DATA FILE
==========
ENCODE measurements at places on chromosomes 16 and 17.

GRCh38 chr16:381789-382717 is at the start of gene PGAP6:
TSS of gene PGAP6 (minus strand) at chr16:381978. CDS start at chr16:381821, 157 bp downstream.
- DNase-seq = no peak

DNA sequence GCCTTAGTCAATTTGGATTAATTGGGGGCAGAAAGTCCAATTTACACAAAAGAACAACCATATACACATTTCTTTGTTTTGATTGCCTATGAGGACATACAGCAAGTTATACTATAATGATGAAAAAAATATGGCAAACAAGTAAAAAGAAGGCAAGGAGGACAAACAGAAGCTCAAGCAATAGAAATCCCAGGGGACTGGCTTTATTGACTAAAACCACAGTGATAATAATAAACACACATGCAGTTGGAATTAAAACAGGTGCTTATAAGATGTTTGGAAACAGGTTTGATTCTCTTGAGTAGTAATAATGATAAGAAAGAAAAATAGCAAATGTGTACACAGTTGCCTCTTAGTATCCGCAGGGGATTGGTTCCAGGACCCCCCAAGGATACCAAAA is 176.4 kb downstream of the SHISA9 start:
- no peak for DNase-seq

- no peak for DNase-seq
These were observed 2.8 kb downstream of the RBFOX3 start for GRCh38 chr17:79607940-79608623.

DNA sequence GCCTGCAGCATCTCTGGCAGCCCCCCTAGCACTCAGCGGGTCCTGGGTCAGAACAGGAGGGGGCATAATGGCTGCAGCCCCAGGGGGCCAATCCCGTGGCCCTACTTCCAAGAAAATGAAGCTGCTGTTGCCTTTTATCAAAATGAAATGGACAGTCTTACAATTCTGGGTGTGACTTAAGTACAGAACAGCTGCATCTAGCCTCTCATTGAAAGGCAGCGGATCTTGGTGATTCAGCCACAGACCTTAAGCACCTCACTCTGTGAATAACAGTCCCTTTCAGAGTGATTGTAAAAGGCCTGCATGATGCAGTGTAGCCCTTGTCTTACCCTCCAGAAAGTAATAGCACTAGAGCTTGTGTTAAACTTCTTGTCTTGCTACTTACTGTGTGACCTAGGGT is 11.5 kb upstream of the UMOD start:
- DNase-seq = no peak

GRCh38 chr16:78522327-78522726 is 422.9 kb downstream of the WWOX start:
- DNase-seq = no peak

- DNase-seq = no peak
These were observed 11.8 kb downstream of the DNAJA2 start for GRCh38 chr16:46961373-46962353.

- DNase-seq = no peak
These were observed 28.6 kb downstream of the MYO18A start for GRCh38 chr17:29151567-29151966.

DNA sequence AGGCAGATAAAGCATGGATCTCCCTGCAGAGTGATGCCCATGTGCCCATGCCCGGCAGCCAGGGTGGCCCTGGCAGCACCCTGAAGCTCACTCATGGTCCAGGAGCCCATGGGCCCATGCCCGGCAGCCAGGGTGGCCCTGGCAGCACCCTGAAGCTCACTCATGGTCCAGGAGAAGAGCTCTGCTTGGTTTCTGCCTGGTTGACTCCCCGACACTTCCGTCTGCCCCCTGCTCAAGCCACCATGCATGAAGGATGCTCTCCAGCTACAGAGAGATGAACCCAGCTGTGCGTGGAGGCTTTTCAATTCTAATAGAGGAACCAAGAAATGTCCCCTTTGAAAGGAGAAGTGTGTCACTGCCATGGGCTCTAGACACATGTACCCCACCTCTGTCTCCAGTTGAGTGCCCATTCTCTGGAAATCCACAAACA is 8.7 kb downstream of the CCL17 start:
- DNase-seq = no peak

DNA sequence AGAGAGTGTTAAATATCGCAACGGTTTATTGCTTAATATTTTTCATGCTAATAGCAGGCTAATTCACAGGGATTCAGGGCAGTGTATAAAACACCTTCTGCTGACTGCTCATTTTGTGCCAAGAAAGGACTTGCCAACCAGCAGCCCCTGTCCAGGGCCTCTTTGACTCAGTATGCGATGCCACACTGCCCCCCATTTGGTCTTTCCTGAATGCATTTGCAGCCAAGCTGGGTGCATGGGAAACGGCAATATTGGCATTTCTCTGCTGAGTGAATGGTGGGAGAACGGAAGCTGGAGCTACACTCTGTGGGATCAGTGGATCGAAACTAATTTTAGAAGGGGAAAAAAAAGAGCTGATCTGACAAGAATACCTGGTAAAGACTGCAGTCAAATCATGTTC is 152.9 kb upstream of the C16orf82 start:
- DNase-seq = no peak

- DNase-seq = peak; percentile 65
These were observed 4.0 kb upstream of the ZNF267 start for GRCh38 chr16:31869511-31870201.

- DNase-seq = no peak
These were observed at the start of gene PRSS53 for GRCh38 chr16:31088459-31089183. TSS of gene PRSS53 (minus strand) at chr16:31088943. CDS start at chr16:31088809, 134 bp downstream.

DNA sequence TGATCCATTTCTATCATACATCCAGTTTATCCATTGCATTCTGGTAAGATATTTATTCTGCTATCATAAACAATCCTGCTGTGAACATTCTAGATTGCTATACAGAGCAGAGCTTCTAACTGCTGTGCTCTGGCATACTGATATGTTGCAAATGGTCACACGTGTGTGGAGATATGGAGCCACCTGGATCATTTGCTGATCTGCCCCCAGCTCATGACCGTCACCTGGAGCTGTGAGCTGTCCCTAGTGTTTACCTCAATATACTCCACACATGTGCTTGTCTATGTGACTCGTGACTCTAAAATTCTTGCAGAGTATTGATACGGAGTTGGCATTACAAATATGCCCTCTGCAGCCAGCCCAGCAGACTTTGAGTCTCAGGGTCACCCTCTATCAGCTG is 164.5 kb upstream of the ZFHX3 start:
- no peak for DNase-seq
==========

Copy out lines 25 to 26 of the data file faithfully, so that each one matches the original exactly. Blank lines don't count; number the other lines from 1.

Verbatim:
DNA sequence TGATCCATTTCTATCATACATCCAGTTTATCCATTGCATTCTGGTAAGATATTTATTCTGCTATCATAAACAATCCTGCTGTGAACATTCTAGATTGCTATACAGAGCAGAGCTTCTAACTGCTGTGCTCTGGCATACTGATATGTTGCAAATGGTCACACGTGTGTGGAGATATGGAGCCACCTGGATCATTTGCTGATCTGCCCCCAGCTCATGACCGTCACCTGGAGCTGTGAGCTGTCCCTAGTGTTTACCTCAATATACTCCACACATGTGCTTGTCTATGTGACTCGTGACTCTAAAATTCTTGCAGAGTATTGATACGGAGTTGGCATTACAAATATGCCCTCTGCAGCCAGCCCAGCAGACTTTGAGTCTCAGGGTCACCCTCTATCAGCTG is 164.5 kb upstream of the ZFHX3 start:
- no peak for DNase-seq